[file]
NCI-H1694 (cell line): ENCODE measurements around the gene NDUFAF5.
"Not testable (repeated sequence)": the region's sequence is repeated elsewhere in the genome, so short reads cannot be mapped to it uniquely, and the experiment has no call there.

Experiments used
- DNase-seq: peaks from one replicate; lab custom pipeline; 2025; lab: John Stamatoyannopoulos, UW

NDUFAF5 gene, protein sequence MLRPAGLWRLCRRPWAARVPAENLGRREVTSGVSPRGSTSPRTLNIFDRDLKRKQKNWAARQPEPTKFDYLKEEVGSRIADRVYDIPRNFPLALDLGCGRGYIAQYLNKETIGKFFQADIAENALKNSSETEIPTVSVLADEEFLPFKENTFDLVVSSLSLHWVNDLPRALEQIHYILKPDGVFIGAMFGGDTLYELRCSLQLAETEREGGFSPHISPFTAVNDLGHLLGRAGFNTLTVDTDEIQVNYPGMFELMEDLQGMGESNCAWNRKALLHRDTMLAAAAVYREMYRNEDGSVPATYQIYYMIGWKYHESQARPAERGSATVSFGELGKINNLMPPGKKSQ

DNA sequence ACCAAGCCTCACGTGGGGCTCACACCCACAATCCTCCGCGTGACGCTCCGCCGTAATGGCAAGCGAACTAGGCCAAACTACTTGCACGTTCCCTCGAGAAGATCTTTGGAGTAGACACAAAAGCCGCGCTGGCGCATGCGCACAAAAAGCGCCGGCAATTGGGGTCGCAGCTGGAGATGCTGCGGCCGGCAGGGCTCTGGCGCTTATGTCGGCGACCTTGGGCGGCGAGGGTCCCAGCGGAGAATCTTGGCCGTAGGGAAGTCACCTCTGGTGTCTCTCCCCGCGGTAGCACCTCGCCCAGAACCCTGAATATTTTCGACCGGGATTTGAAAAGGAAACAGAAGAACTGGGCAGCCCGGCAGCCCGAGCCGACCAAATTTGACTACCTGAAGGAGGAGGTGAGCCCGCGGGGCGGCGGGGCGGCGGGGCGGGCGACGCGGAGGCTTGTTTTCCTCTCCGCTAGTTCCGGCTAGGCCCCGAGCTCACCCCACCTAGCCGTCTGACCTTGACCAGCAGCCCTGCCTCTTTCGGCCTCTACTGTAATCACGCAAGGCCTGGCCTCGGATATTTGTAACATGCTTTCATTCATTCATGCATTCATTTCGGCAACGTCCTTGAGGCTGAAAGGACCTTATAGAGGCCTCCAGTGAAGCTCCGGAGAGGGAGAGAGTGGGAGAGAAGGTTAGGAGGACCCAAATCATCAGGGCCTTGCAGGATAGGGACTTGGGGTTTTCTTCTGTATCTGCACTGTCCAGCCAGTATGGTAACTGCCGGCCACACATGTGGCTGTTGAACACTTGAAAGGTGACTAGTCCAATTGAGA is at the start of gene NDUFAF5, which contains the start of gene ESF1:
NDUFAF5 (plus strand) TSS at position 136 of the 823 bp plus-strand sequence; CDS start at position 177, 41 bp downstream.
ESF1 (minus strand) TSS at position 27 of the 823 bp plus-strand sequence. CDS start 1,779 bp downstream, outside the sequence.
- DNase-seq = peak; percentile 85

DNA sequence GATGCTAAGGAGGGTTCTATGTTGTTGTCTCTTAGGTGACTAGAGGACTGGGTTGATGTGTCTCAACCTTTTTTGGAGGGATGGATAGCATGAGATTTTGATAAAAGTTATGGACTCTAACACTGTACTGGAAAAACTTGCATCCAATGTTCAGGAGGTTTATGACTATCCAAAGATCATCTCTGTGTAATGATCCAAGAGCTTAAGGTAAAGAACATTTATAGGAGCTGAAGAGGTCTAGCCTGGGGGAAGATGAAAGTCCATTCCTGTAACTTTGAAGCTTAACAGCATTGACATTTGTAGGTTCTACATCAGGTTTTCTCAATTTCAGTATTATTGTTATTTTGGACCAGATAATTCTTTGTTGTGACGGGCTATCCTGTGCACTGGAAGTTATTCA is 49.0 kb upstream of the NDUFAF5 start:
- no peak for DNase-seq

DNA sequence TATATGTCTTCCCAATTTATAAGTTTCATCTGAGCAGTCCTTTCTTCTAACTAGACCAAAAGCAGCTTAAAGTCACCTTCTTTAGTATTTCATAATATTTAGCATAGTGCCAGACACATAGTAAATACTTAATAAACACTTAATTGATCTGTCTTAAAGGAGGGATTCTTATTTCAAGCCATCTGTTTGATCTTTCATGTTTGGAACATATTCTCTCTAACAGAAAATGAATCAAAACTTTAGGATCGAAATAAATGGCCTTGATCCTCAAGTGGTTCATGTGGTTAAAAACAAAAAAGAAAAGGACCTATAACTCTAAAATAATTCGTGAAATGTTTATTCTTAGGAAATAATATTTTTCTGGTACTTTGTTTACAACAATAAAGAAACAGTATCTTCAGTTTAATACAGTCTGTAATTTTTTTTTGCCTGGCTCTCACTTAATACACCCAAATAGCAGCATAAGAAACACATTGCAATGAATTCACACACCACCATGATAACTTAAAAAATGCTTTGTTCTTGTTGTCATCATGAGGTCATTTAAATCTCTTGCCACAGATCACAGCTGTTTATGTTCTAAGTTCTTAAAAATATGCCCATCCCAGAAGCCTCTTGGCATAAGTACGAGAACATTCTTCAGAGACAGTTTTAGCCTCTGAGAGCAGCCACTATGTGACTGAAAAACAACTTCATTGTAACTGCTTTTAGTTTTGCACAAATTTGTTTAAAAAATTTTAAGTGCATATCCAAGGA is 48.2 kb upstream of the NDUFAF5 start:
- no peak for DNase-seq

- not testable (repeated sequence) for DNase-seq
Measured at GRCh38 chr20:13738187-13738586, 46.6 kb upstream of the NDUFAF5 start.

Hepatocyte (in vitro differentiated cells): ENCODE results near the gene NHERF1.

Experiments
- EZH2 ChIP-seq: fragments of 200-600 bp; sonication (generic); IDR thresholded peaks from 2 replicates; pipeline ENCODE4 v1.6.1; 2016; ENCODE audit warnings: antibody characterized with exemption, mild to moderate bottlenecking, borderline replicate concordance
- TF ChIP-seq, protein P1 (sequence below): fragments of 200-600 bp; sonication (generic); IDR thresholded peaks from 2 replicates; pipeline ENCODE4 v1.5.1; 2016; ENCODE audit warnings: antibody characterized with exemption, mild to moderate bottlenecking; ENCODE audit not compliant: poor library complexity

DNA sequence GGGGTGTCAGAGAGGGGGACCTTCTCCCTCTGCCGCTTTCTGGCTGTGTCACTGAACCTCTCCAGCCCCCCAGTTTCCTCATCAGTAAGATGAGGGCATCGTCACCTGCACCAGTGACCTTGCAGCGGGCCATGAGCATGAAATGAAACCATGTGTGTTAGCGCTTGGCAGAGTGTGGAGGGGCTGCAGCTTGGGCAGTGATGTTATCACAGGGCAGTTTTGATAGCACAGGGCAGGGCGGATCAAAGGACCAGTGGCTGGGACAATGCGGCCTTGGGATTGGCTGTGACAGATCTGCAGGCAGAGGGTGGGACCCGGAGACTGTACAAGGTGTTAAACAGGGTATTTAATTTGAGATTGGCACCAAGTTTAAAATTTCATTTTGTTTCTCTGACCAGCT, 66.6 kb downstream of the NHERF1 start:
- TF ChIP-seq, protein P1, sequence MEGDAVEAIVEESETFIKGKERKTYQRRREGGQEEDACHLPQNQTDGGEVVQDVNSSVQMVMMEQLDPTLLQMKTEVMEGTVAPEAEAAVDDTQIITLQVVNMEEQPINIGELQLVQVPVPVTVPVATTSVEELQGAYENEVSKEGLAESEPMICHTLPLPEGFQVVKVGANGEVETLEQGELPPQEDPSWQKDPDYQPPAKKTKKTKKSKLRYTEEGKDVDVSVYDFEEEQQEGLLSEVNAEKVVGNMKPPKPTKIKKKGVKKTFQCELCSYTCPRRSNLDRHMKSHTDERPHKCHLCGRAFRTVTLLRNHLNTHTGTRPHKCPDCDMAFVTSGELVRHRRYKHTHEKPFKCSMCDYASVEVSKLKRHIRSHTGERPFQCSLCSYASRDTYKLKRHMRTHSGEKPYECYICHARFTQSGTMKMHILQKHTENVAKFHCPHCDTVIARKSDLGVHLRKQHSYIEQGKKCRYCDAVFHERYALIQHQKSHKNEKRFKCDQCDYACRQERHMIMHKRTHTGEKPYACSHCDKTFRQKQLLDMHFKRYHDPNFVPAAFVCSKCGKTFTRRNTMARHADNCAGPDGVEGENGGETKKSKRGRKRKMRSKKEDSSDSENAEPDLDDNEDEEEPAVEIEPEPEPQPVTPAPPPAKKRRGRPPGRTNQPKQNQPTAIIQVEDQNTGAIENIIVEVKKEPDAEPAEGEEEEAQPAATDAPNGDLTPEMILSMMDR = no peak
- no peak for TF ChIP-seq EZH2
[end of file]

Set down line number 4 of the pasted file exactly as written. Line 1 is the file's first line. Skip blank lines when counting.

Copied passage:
- DNase-seq: peaks from one replicate; lab custom pipeline; 2025; lab: John Stamatoyannopoulos, UW